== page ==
Wishbones & Other Poems

Jerrice J. Baptiste


He hid his face among black
letters, the man I called papa read
French newspapers, his hair pointed
in all directions like an
octopus trying to grab everything.

I imagine his mind was kind of like
that too.  He’d sit in solitude with
a Heineken and a pen. I don’t know
if his black letters leaned
left or right or if they were
skinny wishbones.

During the large eclipse
I had a discussion with the wind.
Why did you blow him away?

Black Butterfly

We were afraid
that thieves may have stolen
her coffin after the earthquake,
resold it at a cheaper price.

My grandmother’s bones
fragile, brittle
from steroid shots
in her spine.
How did she hold up a spoon
with stiff curled fingers?

My poem for her
has some silence – white carnations,
pink hibiscus, her white peasant blouse
drying on a line in the sun,
an opened window.  She visited us as
a black butterfly fluttering her home.


She borrows money
for rice and cigarettes.
Lighter in her pocket
smells of gasoline. Rice boils,
can’t smell it over puffs of smoke.

A tiny woman,
four & half feet tall, clavicle bones
protrude under nutmeg skin.
Grey hair braided in corn rows.
Her first name Luce means Light.

Neighbours gossip about
how much she owes & smokes
as they sit in shade
 waiting for rice.

It simmers under a charcoal fire.
hand slips into her pocket.
Light flickers then it’s steady.
Ashes fall to the ground.
Rice is ready. 


Godmother cuts fabric
on wooden table.  I reach
to grab fringe floating in air,
green pastel. I live in sound of
her foot pushing pedal in cadence.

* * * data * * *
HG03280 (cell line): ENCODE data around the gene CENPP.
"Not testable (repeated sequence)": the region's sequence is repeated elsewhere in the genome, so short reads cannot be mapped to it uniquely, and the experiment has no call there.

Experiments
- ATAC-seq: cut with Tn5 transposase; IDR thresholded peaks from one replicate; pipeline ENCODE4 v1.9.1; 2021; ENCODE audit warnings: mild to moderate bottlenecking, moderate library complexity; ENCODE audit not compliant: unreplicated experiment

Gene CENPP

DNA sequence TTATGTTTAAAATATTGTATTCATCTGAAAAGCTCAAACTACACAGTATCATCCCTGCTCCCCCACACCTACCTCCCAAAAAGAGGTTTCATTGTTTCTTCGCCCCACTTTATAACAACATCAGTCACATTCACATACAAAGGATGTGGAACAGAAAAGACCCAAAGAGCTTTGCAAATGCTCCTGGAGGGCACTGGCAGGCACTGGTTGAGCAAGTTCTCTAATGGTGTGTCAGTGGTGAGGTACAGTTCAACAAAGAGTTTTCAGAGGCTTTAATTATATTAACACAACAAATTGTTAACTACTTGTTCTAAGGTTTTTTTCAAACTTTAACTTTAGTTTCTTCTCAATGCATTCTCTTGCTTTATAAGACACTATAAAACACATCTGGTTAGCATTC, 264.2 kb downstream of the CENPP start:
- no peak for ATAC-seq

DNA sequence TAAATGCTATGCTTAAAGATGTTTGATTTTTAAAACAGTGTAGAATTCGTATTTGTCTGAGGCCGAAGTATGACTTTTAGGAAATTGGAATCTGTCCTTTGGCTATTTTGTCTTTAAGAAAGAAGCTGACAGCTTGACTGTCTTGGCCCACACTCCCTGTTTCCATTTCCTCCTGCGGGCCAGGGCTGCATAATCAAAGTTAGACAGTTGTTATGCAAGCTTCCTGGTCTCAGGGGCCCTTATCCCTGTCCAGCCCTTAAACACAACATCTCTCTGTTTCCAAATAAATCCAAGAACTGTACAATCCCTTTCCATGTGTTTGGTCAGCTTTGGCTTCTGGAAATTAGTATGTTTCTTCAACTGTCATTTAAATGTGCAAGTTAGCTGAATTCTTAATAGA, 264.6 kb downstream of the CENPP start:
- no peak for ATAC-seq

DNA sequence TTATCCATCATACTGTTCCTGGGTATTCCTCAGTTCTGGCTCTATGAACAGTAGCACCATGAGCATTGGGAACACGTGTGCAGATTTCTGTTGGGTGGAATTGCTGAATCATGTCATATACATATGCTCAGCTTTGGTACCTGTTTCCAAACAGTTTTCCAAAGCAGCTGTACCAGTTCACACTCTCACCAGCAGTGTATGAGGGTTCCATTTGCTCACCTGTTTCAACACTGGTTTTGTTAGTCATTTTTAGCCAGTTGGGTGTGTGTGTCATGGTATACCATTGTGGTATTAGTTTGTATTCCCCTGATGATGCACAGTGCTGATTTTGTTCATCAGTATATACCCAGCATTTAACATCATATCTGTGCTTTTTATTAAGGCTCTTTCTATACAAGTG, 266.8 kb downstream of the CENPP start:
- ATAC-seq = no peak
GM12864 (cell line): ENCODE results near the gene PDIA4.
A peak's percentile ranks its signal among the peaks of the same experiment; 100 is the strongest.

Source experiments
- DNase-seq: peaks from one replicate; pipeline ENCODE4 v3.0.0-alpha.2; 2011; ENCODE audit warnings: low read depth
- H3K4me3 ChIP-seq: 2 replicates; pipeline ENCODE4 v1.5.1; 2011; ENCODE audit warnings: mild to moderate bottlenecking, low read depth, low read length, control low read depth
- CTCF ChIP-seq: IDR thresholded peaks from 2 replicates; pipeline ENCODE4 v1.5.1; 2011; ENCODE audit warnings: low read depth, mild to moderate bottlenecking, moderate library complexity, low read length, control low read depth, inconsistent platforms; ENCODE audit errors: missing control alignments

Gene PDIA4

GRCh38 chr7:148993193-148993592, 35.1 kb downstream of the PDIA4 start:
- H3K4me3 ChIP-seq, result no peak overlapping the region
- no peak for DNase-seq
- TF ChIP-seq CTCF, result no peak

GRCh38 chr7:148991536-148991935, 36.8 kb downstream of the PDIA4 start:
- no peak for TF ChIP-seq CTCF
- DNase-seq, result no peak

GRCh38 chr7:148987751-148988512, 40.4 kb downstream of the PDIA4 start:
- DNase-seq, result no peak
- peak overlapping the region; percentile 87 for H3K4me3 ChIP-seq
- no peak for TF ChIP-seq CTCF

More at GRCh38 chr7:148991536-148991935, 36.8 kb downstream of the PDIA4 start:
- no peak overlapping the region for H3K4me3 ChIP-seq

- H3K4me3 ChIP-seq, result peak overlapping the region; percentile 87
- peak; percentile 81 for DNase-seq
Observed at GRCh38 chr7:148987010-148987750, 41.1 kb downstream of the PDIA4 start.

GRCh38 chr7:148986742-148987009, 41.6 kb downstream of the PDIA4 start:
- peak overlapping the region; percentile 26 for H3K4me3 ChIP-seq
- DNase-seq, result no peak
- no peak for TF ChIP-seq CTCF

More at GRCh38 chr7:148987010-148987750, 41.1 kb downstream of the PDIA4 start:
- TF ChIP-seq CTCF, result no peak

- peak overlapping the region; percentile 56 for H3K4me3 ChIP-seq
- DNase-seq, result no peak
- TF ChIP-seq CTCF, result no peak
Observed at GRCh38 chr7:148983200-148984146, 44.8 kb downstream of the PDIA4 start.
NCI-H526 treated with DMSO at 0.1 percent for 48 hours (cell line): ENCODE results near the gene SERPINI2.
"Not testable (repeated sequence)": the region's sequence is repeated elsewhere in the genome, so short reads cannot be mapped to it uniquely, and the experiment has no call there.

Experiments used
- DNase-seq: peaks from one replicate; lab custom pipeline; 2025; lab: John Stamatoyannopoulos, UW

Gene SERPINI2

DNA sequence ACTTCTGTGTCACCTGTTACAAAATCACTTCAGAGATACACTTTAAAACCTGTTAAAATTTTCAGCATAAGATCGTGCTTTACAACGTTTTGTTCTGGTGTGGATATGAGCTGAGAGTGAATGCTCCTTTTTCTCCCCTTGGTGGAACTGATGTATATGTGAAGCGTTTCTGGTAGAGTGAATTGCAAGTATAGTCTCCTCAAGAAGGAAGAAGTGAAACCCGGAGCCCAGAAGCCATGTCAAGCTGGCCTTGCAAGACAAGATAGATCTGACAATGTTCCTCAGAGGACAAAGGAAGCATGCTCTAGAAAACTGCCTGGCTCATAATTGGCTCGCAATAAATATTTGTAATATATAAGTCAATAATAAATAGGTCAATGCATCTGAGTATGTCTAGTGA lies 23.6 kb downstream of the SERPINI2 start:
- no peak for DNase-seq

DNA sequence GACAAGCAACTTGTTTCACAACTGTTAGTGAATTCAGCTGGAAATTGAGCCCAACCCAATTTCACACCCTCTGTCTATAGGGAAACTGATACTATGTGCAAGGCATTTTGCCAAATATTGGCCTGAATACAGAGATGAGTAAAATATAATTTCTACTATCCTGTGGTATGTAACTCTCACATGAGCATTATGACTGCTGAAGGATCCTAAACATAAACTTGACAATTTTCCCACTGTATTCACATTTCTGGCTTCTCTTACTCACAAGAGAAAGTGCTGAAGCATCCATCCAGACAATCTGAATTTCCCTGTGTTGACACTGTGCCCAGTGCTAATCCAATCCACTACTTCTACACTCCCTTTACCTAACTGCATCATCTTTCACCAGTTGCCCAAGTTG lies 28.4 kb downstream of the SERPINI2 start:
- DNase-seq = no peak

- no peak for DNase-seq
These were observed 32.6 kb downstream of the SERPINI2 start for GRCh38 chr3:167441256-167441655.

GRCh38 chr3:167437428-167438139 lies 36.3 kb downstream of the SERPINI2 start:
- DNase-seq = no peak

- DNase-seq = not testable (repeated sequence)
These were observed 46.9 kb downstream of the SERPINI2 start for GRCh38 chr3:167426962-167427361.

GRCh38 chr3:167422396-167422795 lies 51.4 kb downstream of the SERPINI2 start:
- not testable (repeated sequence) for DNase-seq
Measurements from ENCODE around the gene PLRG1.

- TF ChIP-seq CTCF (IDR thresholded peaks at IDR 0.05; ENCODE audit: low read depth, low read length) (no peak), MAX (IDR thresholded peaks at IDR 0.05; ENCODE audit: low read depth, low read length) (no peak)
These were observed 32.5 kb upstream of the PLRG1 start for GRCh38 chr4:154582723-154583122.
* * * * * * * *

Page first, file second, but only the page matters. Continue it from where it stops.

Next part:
My head leans in, over her shoulder 
as two pieces of silk sewn together.
Floor vibrates.  Godmother hums along
to French songs playing on a vinyl record.

We’re surrounded by iridescent dresses
in sewing room.  Thread filaments
in sunray dance. Godmother holds
gold thread and needle to hem.  

Jerrice J. Baptiste is a poet and author of eight books. She was the recipient of a residency for The Women’s Leadership Program at The Omega Institute, NY, 2019. She has been published in The Yale Review, Kosmos Journal, The Caribbean Writer, Breathe Free Press, Spadina Literary Review, The Lake Poetry Journal, The Tulane Review, Autism Parenting Magazine, So Spoke the Earth: Anthology of Women Writers of Haitian Descent and many others. She also facilitates creative writing workshops. Her poems and collaborative songwriting are on the Grammy award winning album Many Hands: Family Music for Haiti. Jerrice is the host of Women of Note on WKZE, 98.1 FM in Red Hook, NY where she enjoys playing Jazz & world music for her international audience. Visit her at guanabanabooks.com to learn more about her work.


*Image by Mòje Ikpeme

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